• Ornithodoros rioplatensis Venzal, Estrada-Peña, and Mangold, 2008
  • Distribution
  • Hosts
  • Ecology
  • Sanitary Importance
  • Diagnosis
  • References
  • Ornithodoros rostratus Aragão, 1911
  • Distribution
  • Hosts
  • Ecology
  • Sanitary Importance
  • Diagnosis
  • References
  • Ornithodoros rudis Karsch, 1880
  • Distribution
  • Hosts
  • Ecology
  • Sanitary Importance
  • Diagnosis
  • References
  • Ornithodoros spheniscus Hoogstraal, Wassef, Hays, and Keirans, 1985
  • Distribution
  • Hosts
  • Ecology
  • Sanitary Importance
  • Diagnosis
  • References
  • Ornithodoros xerophylus Venzal, Mangold, and Nava, 2015
  • Distribution
  • Hosts
  • Ecology
  • Sanitary Importance
  • Diagnosis
  • References
  • Genus Otobius
  • Otobius megnini (Dugès, 1883)
  • Distribution
  • Hosts
  • Ecology
  • Sanitary Importance
  • Diagnosis
  • References

Chapter 4. Morphological Keys for Genera and Species of Ixodidae and Argasidae

  • Abstract
  • Morphological Key for Genera of Ixodidae
  • Morphological Key for Species of Amblyomma
  • Morphological Key for Species of Haemaphysalis
  • Morphological Key for Species of Ixodes
  • Morphological Key for Species of Rhipicephalus
  • Morphological Key for Genera of Argasidae (Adults)
  • Morphological Key for Genera of Argasidae (Larvae)
  • Morphological Key for Species of Argas
  • Morphological Key for Species of Ornithodoros

Details

No. of pages:
372
Language:
English
Copyright:
© Academic Press 2017
Published:
Imprint:
Academic Press
eBook ISBN:
9780128110768
Paperback ISBN:
9780128110751

About the Author

Santiago Nava

Dr Nava is a young Argentinean researcher whose interest is focused on systematics, ecology and control of ticks, and epidemiology of tick-borne pathogens. Within this subject area he coordinates different projects on ticks with medical and veterinary importance. The principal contribution of Dr. Nava has been in the study of Neotropical ticks, and he also has an active collaboration with scientists from more than 20 countries from America, Europe and Africa.

Affiliations and Expertise

Instituto Nacional de Tecnologica, Agropecuaria Buenos Aires, Estacion Experimental Agropecuaria, Santa Fe, Argentina

Jose Venzal

José M. VENZAL is a young Uruguayan researcher on ticks and tick-borne diseases with a great expertise in systematic and phylogeny of Argasidae, a field mastered for few persons worldwide. The contribution of Prof. Venzal has been fundamental to describe several new Neotropical species of ticks (argasids and ixodids) but also for tick ecology and epidemiology of ticks-transmitted diseases. He received the Scopus Award Uruguay 2011 in the area of Agricultural Sciences. Editorial Elsevier and the National Academy of Veterinary Medicine of Uruguay Award 2008.

Affiliations and Expertise

Professor, Laboratorio de Vectores y Enfermedades transmitidas, Facultad de Veterinaria, CENUR Litoral Norte, Universidad de la República, Uruguay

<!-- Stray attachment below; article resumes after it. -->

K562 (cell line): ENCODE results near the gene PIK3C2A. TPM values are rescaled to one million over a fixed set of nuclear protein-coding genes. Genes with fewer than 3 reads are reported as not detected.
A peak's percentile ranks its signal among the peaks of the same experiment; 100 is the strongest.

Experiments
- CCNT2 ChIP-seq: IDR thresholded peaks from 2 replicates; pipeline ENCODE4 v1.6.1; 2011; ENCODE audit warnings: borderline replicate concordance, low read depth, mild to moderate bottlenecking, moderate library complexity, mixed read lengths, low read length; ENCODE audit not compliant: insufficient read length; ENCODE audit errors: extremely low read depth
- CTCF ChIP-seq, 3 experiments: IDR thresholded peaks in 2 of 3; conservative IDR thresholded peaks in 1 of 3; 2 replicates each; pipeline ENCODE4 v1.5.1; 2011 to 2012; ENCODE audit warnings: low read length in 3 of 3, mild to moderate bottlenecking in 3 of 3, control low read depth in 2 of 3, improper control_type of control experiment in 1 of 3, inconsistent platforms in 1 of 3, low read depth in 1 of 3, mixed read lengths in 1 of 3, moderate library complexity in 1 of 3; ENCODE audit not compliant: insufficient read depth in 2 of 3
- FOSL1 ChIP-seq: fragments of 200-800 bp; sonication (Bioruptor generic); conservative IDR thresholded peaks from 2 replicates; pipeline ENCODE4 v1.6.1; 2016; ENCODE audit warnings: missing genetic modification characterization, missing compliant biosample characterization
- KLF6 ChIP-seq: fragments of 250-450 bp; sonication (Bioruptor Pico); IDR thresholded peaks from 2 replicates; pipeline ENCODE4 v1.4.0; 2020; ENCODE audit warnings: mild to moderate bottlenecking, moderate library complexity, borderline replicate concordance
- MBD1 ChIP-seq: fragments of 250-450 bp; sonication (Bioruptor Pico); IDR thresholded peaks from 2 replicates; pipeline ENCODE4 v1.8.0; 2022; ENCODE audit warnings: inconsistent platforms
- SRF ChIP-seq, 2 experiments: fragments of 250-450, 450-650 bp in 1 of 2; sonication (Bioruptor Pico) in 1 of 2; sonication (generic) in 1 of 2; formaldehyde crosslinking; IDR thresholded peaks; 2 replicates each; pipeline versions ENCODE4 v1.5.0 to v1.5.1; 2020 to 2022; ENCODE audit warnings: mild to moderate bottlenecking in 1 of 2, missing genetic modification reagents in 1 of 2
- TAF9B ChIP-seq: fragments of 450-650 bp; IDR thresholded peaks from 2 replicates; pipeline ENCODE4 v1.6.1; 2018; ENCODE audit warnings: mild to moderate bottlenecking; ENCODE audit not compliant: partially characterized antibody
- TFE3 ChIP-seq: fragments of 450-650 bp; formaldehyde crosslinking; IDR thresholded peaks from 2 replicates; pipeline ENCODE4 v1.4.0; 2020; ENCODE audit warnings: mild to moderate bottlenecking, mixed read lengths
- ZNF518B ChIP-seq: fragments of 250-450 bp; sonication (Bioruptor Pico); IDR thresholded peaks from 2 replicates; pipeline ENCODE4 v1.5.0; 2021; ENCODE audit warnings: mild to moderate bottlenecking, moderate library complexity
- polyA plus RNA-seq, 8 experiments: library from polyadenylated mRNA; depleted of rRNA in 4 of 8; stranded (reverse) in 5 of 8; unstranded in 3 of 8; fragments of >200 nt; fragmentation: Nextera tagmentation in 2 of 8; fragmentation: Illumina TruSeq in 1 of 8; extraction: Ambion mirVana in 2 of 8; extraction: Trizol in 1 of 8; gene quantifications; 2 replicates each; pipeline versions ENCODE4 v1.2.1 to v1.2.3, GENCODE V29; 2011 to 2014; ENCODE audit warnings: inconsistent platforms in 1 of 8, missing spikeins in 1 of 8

Daniel González Acuña

Daniel González Acuña is a doctor in Veterinary Medicine at the Institute of Wildlife of the Veterinary Medicine Superior School of Hannover, Germany. Full Professor of the Faculty of Veterinary at the Universidad de Concepción, where he teaches General Zoology for students of Veterinary Medicine and Agriculture Zoology for students of Agronomy. Prof. González-Acuña is specialized in parasites of Chile´s wild fauna; within this endevour he coordinated several research projects about ticks from the wild fauna in Chile. His contribution resulted in the description of several new species of ticks found in Chile and neighbor countries, and relevant biogeography information.

Affiliations and Expertise

Profesor, Facultad de Ciencias Veterinarias, Universidad de Concepcion, Chillan, Chile

Thiago Martins

Dr. Martins is a Brazilian posdoc student with a prolific contribution on tick taxonomy and ecology. Dr. Martins made a very important contribution for the diagnoses of Argentinian and Brazilian nymphs from the genus Amblyomma, the most numerically important tick genus in South America. He is an active collaborator with many tick-research groups in Brazil and elsewhere providing his expertise for tick identification.

Affiliations and Expertise

Department of Preventive Veterinary Medicine and Animal Health, Faculty of Veterinary Medicine, University of Sao Paulo, Brazil

Alberto Guglielmone

Dr. Guglielmone is a senior Argentinean scientist with a long career on ticks and cattle tick-borne diseases started in 1975 but currently dealing with biogeography of Ixodidae. Dr. Guglielmone contributed with more than 300 scientific articles and several books, and collaborated with scientists from more than 30 countries. He also received several awards and is a member of the Academia Nacional de Agronomía y Veterinaria (Argentina).

Affiliations and Expertise

Senior Scientist, Estacion Experimental Agropecuaria Rafaela, Instituto Nacional de Tecnología Agropecuaria, and Superior Scientist, Consejo Nacional de Investigaciones Científica y Tecnicas, Argentina